Boating Industry

March 2016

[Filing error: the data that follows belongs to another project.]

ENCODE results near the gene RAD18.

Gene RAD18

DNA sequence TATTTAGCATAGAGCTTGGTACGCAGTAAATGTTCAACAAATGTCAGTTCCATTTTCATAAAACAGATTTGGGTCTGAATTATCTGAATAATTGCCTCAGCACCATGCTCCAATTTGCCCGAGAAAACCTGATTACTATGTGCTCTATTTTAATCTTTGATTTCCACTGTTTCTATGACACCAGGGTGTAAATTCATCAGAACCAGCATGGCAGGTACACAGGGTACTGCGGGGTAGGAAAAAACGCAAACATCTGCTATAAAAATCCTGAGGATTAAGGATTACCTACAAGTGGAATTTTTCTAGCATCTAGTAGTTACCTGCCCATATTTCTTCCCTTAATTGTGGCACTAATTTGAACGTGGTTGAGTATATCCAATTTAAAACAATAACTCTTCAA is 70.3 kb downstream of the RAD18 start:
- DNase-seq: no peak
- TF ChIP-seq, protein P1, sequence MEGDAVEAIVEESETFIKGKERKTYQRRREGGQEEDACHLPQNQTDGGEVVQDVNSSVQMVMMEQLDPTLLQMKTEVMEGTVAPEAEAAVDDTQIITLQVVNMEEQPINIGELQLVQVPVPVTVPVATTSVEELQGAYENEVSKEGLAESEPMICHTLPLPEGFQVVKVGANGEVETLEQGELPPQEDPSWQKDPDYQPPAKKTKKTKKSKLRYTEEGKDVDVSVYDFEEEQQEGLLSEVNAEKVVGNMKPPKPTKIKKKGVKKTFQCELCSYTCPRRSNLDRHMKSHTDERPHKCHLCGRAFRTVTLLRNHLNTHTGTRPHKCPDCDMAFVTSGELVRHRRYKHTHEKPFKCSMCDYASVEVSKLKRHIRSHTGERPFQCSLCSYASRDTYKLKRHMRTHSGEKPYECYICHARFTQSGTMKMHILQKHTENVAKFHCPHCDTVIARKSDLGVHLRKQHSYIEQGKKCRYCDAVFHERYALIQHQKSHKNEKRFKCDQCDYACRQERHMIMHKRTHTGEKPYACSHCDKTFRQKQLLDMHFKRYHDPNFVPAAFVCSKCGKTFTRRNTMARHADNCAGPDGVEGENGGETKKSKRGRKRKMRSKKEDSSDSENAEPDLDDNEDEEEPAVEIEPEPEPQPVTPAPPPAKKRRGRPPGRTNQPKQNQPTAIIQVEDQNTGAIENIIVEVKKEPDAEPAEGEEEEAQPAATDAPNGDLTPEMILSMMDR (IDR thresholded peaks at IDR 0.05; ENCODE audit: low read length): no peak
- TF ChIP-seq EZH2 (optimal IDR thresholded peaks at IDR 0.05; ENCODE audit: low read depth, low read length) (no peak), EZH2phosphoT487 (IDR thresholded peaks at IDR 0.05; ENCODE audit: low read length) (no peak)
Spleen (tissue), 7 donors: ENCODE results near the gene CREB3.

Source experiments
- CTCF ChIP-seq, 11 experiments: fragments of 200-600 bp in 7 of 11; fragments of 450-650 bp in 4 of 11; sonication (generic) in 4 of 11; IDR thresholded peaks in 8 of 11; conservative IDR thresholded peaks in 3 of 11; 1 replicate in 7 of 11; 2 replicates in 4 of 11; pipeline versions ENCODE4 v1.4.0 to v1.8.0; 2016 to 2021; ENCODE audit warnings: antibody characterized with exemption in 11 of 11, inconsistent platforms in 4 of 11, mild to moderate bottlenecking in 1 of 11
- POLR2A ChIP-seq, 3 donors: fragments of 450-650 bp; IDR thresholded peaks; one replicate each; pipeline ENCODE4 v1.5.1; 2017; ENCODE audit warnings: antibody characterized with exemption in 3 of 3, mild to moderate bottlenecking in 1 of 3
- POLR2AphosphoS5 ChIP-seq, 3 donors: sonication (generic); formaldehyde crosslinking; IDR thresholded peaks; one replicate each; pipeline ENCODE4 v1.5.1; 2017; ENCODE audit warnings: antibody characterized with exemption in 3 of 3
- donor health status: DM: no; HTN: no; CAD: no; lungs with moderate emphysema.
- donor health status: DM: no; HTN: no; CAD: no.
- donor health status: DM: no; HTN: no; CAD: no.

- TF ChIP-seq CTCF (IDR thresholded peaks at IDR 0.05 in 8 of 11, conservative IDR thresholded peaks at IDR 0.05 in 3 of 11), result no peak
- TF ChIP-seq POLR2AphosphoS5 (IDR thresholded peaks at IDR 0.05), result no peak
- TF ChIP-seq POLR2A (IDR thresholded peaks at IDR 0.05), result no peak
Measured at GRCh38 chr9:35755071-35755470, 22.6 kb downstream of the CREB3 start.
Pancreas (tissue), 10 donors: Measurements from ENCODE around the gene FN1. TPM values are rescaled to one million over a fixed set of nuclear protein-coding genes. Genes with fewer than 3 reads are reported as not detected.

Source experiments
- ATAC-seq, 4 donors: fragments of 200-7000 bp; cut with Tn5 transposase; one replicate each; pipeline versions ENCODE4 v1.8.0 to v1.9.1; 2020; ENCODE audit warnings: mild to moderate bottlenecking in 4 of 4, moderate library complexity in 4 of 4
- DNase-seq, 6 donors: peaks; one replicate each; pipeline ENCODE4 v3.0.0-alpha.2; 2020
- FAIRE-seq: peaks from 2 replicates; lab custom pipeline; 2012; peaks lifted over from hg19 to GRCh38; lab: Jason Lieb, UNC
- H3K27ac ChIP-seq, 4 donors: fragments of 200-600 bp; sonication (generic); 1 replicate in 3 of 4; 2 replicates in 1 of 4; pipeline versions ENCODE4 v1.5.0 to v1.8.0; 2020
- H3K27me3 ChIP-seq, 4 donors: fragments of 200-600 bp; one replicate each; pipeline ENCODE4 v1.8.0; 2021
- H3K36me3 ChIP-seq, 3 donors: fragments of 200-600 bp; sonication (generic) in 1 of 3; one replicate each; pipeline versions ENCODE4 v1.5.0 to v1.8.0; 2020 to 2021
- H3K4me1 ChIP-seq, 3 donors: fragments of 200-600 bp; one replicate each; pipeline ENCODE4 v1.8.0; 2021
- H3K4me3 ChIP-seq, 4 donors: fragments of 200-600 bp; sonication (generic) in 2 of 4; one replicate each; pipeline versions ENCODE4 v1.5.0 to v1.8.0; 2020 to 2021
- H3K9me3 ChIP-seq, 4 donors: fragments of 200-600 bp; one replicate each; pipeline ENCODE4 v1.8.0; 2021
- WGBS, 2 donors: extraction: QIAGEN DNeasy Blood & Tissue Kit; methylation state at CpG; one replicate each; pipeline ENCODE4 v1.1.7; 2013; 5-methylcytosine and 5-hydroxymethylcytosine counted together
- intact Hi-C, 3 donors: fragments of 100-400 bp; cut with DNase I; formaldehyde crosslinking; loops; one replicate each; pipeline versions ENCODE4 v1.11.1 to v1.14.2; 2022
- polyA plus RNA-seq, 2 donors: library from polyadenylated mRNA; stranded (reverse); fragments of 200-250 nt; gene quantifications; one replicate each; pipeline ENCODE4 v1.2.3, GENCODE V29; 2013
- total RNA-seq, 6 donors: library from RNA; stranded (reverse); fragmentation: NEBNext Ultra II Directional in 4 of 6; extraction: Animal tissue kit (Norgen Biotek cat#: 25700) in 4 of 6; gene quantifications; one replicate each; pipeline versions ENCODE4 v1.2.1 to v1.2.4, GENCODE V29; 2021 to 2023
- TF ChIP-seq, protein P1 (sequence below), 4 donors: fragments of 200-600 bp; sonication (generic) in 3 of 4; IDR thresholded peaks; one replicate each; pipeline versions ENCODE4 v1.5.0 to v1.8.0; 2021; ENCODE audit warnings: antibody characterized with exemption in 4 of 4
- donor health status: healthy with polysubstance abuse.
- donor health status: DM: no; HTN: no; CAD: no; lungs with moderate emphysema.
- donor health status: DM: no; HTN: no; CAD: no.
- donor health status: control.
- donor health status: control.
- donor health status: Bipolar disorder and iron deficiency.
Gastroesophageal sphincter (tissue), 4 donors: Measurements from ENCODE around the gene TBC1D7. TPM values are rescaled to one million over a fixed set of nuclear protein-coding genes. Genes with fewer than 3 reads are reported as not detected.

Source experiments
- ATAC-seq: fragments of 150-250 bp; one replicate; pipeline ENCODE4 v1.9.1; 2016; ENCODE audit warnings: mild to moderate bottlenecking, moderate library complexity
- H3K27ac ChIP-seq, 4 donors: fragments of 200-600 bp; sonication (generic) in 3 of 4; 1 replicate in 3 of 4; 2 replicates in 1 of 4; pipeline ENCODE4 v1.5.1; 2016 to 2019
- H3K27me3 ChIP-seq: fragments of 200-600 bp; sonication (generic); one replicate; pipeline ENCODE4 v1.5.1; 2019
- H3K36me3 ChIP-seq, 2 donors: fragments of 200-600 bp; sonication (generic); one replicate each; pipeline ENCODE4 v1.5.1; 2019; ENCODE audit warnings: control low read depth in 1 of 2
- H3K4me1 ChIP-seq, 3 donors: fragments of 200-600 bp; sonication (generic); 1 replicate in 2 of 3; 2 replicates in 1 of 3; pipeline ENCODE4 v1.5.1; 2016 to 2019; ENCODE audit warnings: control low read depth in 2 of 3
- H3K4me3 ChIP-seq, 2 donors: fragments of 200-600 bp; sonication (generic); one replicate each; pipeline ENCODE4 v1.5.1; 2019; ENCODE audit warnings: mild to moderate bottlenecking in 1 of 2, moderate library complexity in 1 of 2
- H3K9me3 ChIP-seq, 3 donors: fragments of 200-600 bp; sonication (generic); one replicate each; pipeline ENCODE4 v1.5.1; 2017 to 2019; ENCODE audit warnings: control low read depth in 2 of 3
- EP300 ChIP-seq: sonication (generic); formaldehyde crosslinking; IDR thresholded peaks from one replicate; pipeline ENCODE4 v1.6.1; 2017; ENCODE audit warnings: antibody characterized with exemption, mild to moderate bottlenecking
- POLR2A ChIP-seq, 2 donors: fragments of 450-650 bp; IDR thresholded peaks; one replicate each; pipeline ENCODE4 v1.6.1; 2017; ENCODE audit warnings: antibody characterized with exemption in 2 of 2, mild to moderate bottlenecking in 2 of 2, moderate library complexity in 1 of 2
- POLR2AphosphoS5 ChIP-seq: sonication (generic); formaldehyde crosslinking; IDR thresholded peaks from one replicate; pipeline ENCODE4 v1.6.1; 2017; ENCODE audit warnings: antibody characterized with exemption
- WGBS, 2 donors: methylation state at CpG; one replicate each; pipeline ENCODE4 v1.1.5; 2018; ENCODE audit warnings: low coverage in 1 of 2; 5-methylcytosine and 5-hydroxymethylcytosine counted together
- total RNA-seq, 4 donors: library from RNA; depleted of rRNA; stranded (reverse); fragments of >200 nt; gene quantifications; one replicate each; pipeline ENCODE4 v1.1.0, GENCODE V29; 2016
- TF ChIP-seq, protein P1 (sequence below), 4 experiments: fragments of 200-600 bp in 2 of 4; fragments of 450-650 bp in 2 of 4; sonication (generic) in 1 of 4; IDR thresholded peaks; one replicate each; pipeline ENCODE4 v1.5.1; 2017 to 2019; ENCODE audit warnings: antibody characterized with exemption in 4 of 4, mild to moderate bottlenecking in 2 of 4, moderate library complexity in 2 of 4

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March 2016 | Boating Industry | 27 [ Best Laid Plans ] EMPLOYEE STOCK OWNERSHIP PLAN continued from page 25 those employees, thus not placing too much risk on said employees pur- chasing through a qualified retirement plan; The business has little to no debt, as an ESOP looks at the risk associated with the employees and the risk of an owner's leverage on the business; The business already has a strong leadership and management team in place that can take the place of the exiting shareholder; The business has a large retirement plan that is well-funded, which can be used to fund the purchase of the buyer; and The business is going through substantial growth that is stable, has a long operating history, has strong banking relationships and has other access to capital. ESOPs can generally range from $10,000 to $50,000 a year to maintain, due to the cost of the reporting, measuring (in terms of the value measure- ments) and the education of the employee group participating in the ESOP. Many ESOPs have employees with a large percentage of their retirement invested in the business. "The general rule in our experience … ESOPs are a very challenging tran- sition strategy to use, both financially and economically. It's generally expen- sive from an administrative, oversight and annual valuation requirements," said Bielen. "So ESOPs, generally, we have found are more likely to be one of the last alternatives used when structuring an internal transition plan." SUCCESSION PLANNING EXPERTS If you are looking for help planning your exit strategy, consider using an expert. Below is a list of options within and outside of the marine industry: Spader Business Management ( Parker Business Planning ( Thomas Williams Deans, Ph.D. ( The Michaud Group ( Heidrick & Struggles ( the next generation potentially brings to the table." One wrinkle that can arise in succession planning is the reluctance of an existing generation to let go. On the financial side, the outgoing generation will at times continue to exert influence and retain control until they have satisfied their financial requirements. "As long as they depend on rent or cash from the business to fund their retirement, it's going to be very difficult for them to let go of control, and they shouldn't necessarily let go of control either if they still have a majority of the risk," said Spader. "So the goal should be to get them off of those and make the business independent as quickly as possible. Another way to say that is they need to be at a point where they don't need any income from the dealership to retire the way they want to." FAMILY BUSINESSES… continued from page 23

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